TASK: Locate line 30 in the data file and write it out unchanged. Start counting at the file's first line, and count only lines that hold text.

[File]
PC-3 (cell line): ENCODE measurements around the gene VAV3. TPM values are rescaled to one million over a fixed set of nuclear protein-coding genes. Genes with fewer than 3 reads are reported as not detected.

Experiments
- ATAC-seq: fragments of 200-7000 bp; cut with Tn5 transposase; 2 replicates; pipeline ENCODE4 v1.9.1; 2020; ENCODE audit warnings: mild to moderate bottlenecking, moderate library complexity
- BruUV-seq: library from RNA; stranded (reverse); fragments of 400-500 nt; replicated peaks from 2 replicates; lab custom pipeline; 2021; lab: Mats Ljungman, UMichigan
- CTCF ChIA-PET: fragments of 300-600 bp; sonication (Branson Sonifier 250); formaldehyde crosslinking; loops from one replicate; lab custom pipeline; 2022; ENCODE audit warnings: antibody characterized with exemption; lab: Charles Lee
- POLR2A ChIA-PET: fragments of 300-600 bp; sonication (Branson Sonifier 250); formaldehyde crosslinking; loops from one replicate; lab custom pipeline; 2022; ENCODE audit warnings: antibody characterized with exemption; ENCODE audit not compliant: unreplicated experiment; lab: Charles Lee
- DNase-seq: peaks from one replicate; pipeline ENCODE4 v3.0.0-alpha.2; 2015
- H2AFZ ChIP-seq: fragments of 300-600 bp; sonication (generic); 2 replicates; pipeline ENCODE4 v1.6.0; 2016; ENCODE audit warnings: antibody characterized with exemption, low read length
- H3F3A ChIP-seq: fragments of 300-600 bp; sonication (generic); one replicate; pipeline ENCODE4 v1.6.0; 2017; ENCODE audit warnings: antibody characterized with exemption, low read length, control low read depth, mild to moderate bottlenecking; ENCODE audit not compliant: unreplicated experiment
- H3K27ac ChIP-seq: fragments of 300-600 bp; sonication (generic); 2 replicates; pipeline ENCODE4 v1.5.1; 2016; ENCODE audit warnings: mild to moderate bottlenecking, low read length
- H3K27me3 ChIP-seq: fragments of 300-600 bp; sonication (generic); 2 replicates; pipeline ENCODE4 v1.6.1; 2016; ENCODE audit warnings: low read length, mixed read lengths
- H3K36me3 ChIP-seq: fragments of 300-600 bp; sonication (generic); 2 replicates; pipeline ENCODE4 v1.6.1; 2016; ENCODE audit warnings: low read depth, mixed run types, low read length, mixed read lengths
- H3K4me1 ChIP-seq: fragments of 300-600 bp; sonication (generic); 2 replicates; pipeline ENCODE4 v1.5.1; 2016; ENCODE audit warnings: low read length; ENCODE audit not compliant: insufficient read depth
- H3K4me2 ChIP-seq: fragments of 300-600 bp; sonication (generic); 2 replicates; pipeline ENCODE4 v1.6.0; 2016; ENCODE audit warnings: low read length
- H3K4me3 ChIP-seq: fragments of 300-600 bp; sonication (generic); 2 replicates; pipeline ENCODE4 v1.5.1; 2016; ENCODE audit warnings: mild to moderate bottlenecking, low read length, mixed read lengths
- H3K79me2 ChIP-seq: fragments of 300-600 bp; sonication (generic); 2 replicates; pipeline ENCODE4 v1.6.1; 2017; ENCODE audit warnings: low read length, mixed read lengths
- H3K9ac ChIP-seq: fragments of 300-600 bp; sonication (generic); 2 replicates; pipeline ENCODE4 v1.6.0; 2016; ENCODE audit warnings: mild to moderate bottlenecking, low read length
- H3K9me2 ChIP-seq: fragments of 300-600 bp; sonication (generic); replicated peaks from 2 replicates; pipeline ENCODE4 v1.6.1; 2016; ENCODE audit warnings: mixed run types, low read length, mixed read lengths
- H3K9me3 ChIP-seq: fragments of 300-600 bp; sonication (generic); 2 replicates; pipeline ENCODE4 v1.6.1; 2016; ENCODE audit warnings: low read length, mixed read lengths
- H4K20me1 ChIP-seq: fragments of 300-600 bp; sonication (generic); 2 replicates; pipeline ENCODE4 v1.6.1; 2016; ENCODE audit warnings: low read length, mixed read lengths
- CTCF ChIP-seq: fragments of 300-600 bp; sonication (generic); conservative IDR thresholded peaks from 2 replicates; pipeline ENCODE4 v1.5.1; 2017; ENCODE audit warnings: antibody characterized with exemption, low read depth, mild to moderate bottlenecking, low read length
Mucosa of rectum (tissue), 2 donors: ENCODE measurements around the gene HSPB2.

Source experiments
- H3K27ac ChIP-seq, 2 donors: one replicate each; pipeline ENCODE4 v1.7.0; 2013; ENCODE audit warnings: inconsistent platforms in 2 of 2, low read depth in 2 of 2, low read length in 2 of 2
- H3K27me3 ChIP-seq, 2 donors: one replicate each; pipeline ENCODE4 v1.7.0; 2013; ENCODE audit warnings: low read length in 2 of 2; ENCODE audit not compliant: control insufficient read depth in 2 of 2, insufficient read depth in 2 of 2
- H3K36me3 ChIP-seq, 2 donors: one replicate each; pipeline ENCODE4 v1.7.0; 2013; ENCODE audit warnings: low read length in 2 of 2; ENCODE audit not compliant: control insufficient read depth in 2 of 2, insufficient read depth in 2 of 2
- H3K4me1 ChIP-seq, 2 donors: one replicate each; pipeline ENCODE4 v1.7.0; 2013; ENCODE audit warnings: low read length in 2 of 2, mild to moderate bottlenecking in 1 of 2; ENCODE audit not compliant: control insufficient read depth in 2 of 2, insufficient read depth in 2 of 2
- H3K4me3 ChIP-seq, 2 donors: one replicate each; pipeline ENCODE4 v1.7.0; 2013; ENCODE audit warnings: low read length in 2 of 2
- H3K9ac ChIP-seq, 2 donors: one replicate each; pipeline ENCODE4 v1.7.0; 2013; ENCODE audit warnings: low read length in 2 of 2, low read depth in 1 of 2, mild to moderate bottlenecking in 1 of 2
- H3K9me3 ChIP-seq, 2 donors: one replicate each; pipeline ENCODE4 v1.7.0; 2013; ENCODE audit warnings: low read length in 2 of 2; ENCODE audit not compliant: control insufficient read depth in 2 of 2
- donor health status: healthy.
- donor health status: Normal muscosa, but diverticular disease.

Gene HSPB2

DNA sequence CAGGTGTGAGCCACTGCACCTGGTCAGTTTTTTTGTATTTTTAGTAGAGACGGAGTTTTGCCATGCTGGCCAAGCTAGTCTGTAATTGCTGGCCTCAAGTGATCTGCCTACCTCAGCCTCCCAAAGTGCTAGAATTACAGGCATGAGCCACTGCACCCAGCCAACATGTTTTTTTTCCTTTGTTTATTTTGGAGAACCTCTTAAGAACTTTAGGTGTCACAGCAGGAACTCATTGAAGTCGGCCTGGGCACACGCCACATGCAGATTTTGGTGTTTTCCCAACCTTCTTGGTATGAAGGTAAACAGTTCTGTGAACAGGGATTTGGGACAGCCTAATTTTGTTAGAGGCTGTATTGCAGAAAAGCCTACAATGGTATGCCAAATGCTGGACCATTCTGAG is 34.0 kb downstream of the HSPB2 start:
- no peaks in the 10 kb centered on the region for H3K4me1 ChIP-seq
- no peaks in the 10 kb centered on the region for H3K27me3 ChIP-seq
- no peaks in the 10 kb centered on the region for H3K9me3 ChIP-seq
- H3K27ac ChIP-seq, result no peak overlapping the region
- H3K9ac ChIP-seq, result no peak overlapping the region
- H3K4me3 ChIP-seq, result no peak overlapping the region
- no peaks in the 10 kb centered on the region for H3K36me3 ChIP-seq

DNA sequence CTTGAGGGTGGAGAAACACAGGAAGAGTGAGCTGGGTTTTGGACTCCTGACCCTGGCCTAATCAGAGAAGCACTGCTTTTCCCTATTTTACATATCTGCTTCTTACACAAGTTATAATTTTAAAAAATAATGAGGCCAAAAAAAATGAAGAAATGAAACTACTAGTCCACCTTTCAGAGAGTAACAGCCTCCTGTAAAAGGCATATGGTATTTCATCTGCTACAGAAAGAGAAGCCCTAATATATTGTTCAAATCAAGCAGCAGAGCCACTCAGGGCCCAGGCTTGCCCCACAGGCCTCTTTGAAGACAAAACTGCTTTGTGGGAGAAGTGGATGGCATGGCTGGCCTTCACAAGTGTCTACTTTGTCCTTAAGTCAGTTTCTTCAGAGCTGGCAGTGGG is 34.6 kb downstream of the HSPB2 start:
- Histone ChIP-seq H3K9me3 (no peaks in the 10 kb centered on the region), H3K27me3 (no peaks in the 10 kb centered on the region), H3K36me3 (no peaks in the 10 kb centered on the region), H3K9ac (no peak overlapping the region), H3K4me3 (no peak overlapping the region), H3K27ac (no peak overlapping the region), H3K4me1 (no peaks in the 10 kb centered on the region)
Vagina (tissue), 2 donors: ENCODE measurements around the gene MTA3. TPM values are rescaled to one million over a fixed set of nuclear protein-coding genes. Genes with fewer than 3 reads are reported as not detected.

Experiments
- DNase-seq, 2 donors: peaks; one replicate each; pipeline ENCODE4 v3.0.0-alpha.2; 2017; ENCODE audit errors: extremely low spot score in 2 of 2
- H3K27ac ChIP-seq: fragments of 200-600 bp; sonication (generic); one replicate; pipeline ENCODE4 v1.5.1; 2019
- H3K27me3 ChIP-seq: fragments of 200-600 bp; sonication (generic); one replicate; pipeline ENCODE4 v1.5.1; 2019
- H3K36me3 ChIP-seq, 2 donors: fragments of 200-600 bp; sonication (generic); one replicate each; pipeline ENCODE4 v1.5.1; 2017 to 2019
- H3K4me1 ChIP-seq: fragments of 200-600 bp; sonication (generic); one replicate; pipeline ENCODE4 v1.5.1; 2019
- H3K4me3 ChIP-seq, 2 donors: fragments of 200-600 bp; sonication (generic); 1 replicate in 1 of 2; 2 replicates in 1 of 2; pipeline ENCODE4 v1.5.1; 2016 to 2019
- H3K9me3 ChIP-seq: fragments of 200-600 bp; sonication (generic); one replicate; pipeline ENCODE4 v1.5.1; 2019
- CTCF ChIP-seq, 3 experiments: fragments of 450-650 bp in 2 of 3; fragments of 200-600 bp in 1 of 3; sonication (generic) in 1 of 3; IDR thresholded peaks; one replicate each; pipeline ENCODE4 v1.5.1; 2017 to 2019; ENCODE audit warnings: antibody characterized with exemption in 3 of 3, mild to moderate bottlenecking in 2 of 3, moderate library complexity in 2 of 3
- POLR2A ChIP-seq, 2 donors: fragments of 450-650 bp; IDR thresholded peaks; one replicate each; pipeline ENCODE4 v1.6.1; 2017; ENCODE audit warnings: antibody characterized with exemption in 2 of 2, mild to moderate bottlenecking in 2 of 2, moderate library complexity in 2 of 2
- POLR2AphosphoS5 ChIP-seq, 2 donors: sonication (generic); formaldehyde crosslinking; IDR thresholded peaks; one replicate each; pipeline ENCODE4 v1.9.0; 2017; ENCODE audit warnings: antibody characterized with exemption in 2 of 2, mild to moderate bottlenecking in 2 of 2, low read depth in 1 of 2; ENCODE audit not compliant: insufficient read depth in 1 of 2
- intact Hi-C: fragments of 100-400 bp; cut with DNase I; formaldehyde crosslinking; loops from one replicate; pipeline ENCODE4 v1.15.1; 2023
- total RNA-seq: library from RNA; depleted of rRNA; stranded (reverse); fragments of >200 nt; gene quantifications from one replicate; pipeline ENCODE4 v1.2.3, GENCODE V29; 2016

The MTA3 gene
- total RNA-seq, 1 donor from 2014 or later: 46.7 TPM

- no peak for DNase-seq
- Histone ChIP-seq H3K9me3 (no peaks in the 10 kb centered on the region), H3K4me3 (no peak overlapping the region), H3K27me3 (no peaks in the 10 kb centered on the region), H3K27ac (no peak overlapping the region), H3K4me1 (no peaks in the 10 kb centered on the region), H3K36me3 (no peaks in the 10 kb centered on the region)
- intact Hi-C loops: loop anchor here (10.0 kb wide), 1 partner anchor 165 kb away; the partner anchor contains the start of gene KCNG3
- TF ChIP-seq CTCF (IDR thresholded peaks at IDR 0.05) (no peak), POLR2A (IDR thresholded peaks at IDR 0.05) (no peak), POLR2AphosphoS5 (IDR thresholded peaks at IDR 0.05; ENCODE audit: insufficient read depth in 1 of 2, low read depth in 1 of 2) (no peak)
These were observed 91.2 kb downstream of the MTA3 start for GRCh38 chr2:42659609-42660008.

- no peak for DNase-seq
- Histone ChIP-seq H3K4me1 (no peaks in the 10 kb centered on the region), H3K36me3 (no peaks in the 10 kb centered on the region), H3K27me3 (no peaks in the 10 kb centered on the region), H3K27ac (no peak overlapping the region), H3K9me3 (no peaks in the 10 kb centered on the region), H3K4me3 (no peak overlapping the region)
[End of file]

- H3K9me3 ChIP-seq, 2 donors: one replicate each; pipeline ENCODE4 v1.7.0; 2013; ENCODE audit warnings: low read length in 2 of 2; ENCODE audit not compliant: control insufficient read depth in 2 of 2